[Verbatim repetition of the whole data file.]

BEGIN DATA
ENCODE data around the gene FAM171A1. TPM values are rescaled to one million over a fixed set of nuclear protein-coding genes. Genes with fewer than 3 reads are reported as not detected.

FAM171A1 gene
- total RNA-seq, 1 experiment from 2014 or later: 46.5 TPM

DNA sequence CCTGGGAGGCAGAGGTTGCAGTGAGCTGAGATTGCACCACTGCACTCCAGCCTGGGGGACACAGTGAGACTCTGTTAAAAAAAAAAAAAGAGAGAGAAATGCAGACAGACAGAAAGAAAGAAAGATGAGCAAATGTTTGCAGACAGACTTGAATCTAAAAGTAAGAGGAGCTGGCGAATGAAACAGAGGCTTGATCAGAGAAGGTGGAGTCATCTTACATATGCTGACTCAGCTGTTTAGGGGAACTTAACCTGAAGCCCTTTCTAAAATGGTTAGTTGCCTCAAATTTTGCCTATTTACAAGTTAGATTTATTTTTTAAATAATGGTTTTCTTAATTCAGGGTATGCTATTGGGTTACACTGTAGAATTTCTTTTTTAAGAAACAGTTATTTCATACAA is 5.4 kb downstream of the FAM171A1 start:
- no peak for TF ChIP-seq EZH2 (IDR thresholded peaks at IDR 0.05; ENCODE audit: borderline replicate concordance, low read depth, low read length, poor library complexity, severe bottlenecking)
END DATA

ENCODE data around the gene FAM171A1. TPM values are rescaled to one million over a fixed set of nuclear protein-coding genes. Genes with fewer than 3 reads are reported as not detected.

FAM171A1 gene
- total RNA-seq, 1 experiment from 2014 or later: 46.5 TPM

DNA sequence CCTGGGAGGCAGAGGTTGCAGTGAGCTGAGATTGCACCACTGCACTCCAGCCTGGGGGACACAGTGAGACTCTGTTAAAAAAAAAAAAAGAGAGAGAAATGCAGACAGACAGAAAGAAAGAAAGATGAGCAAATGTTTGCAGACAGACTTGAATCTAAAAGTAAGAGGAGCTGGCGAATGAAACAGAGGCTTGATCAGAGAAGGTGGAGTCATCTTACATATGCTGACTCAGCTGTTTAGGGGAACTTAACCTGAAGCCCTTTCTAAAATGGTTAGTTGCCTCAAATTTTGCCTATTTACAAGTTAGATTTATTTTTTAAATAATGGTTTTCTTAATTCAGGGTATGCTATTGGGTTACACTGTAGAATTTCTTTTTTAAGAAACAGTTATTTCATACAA is 5.4 kb downstream of the FAM171A1 start:
- no peak for TF ChIP-seq EZH2 (IDR thresholded peaks at IDR 0.05; ENCODE audit: borderline replicate concordance, low read depth, low read length, poor library complexity, severe bottlenecking)